The physical agents titanium dioxide, zinc oxide, and red petrolatum can be messy and visible after application and may cause folliculitis (an inflammatory reaction in the hair follicles) and miliaria (not allowing sweat to come out through the skin), although all-natural cosmetic manufacturers often swear by titanium dioxide and zinc oxide – so the jury’s out on these two. Those allergic to PABA may find they have respiratory allergies or photosensitivity to the coloring agent pphenylenediamine and/or the local anesthetic benzocaine found in post-sun and sunburn-soothing products. Many natural sunscreens eliminate most, or all, of the above ingredients.

T.L.C. for the skin

A healthful, balanced diet is the best thing you can do for yourself. It is believed that foods rich in beta-carotene, such as carrots, spinach, cantaloupe, and sweet potatoes, may reduce the risk of certain cancers, although there is no evidence that beta-carotene provides UVR protection. It certainly can’t hurt to include more dark leafy green, red, yellow, and orange fruits and vegetables in your diet, which would provide a good supply of many carotenoids. At any rate, these foods are good for your skin – inside and out.

Drinking plenty of water helps to keep your skin hydrated. Although eight glasses is suggested, that amount could differ with each individual, the difference too little water makes is obvious in the appearance of the skin.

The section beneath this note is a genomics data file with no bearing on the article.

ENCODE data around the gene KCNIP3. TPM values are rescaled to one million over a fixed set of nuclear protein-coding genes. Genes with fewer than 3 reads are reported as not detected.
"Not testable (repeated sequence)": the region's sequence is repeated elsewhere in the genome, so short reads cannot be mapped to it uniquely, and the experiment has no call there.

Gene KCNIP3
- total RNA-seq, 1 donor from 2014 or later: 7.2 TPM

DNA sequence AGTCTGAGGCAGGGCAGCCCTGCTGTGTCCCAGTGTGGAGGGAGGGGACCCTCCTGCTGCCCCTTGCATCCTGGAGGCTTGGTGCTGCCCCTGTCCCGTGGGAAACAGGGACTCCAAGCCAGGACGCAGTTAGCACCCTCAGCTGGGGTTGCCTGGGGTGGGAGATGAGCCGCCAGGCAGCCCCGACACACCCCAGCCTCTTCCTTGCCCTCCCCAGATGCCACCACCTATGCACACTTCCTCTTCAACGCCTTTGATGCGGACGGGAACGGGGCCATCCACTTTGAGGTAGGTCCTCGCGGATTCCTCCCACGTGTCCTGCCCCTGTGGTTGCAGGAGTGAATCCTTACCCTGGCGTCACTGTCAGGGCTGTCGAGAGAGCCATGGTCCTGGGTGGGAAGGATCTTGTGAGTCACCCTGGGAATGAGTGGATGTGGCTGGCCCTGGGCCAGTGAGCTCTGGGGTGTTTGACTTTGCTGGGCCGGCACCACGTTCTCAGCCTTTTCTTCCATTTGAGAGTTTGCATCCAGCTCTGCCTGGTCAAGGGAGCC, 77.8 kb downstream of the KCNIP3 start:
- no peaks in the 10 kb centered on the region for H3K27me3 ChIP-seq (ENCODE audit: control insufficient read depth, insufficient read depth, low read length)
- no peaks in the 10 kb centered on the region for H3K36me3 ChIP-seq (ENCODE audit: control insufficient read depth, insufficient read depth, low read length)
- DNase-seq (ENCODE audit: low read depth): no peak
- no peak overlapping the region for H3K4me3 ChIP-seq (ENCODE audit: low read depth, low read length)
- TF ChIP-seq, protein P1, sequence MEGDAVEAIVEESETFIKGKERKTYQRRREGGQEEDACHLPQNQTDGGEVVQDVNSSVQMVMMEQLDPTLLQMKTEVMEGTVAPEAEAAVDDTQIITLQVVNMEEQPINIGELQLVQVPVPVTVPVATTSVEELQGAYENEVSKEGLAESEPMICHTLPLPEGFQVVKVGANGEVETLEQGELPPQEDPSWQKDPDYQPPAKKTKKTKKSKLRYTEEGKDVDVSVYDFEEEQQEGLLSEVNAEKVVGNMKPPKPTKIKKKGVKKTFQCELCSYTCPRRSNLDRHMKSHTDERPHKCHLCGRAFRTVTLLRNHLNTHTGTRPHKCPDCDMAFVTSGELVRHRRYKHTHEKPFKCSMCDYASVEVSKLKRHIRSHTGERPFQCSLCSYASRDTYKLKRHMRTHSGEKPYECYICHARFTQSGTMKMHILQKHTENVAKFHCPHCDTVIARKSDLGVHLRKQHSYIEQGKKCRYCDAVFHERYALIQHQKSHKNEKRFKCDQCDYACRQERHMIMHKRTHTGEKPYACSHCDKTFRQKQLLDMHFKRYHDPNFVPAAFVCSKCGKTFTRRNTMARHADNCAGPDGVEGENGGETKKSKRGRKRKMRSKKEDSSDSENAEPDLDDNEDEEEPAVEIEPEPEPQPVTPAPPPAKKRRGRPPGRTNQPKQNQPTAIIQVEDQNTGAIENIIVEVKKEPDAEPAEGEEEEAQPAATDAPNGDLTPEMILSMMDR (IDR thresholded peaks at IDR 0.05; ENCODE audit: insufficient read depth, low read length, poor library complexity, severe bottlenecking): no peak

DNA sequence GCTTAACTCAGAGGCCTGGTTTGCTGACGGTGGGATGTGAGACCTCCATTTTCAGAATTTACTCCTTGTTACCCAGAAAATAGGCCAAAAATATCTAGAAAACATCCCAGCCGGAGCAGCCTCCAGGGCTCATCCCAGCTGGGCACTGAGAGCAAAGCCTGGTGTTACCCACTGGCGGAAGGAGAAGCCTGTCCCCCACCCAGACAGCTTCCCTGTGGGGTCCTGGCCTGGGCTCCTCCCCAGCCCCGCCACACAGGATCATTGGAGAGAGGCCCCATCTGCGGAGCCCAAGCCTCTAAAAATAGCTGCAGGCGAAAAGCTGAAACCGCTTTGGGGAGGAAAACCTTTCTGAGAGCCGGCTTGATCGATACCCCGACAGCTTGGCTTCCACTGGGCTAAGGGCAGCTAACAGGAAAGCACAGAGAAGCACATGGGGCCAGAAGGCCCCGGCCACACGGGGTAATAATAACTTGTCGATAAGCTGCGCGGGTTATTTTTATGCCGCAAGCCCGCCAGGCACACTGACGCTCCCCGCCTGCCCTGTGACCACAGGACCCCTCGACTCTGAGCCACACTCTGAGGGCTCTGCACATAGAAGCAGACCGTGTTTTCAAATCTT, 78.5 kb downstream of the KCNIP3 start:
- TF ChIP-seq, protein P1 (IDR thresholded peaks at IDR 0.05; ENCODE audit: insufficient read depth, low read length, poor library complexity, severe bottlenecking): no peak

Take time to use moisturizers, especially after using soap. Apply your sunscreen next, underneath your make-up base. These products will help protect your skin from pollutants in the air as well as from overexposure. Pay special attention to dry spots and red patches or scaly areas. Don’t let these get out of control, and keep an eye out for changes that could indicate precancerous conditions.

Warm baths are a way to relax and renew yourself physically and mentally. Many find the responses aromatherapy triggers to be healing and restorative, so they choose essential oils, herbs, and mineral salts for additions to their bath water.

Because there are so many essential oils, and individual reactions may vary, try different aromas until you find what is pleasing and beneficial for you. According to one natural suncare products company, rose oil, marigold, ylang-ylang, carrot seed oil, neroli, German chamomile, immortelle, and lavender are purported to have properties especially beneficial for skin.